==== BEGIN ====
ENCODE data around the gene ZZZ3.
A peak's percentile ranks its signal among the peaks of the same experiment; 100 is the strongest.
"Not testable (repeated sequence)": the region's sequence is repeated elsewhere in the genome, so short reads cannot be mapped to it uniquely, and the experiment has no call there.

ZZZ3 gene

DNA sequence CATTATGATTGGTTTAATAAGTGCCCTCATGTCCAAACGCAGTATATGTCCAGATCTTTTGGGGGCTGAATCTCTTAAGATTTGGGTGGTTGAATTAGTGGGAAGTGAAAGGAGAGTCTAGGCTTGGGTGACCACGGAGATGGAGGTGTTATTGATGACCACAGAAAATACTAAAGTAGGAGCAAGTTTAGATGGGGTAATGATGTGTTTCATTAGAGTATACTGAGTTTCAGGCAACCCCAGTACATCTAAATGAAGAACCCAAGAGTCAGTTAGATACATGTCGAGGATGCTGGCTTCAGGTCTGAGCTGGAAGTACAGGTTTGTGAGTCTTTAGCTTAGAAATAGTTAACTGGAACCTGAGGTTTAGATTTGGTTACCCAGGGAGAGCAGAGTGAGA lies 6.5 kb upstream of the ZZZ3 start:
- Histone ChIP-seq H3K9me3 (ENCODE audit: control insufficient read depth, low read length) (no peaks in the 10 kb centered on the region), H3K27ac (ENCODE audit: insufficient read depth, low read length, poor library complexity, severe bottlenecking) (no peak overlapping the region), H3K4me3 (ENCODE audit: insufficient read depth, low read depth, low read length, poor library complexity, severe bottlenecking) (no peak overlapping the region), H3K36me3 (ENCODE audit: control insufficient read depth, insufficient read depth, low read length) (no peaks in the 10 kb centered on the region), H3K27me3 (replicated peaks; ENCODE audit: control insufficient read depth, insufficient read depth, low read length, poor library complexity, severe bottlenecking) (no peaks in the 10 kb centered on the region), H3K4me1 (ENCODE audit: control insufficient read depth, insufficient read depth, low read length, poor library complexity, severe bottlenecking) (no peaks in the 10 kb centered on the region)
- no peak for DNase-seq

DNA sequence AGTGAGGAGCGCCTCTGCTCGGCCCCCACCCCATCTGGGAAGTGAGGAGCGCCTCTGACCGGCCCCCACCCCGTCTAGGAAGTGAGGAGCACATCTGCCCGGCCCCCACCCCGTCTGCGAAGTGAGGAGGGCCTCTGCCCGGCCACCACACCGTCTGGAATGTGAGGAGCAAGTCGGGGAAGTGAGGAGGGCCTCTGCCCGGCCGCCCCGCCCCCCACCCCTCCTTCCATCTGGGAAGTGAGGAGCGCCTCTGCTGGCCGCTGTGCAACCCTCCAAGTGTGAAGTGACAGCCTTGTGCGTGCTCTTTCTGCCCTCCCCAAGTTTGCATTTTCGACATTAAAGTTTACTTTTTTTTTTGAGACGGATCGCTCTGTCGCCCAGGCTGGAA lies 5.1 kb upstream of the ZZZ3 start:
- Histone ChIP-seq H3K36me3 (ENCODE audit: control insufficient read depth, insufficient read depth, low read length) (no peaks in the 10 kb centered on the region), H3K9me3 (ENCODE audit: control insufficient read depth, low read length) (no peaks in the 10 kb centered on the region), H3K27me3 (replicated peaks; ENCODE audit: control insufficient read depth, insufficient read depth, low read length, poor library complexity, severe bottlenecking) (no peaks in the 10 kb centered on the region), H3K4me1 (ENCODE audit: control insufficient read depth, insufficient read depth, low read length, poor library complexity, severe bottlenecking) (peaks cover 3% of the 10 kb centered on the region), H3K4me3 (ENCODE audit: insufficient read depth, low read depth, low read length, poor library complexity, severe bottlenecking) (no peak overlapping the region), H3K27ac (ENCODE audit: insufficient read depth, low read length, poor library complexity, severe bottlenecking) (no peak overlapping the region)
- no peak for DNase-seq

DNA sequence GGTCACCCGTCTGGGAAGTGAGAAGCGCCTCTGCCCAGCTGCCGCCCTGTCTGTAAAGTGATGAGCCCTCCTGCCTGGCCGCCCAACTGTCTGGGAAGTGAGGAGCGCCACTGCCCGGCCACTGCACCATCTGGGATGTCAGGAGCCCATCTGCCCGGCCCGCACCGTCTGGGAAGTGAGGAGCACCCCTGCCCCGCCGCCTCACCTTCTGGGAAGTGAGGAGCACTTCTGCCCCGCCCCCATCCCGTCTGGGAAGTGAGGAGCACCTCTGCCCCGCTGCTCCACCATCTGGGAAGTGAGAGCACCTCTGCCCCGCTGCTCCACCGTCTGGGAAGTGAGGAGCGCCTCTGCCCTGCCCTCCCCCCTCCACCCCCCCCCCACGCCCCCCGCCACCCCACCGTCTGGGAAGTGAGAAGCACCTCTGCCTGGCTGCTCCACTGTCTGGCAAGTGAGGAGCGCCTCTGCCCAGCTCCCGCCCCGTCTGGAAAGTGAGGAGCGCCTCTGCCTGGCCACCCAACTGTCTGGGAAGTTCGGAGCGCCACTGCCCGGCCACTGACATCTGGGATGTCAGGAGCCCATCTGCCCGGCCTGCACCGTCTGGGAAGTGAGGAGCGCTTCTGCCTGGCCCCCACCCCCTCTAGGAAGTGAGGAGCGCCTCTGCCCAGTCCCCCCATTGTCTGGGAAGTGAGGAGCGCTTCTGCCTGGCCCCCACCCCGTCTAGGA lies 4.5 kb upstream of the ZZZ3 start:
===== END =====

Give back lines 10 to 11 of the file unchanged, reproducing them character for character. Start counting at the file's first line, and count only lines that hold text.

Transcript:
- no peak for DNase-seq

DNA sequence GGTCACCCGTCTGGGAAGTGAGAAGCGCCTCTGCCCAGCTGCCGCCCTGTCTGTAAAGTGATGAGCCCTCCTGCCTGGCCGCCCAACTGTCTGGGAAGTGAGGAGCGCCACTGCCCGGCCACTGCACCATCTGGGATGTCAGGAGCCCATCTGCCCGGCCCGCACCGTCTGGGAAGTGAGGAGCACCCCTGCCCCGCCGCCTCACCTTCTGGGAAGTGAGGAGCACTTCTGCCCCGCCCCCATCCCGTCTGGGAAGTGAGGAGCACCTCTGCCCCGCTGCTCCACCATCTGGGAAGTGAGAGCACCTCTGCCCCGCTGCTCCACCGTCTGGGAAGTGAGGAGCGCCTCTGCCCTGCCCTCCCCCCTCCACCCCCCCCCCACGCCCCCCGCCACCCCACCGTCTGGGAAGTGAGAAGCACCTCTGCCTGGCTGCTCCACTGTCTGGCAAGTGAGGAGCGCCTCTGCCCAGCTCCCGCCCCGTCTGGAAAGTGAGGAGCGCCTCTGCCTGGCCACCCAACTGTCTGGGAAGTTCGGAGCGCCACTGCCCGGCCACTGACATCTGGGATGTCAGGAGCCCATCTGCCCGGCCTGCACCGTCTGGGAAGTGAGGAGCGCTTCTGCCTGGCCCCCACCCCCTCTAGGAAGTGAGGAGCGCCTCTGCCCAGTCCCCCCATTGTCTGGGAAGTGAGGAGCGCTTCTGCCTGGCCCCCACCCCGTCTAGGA lies 4.5 kb upstream of the ZZZ3 start: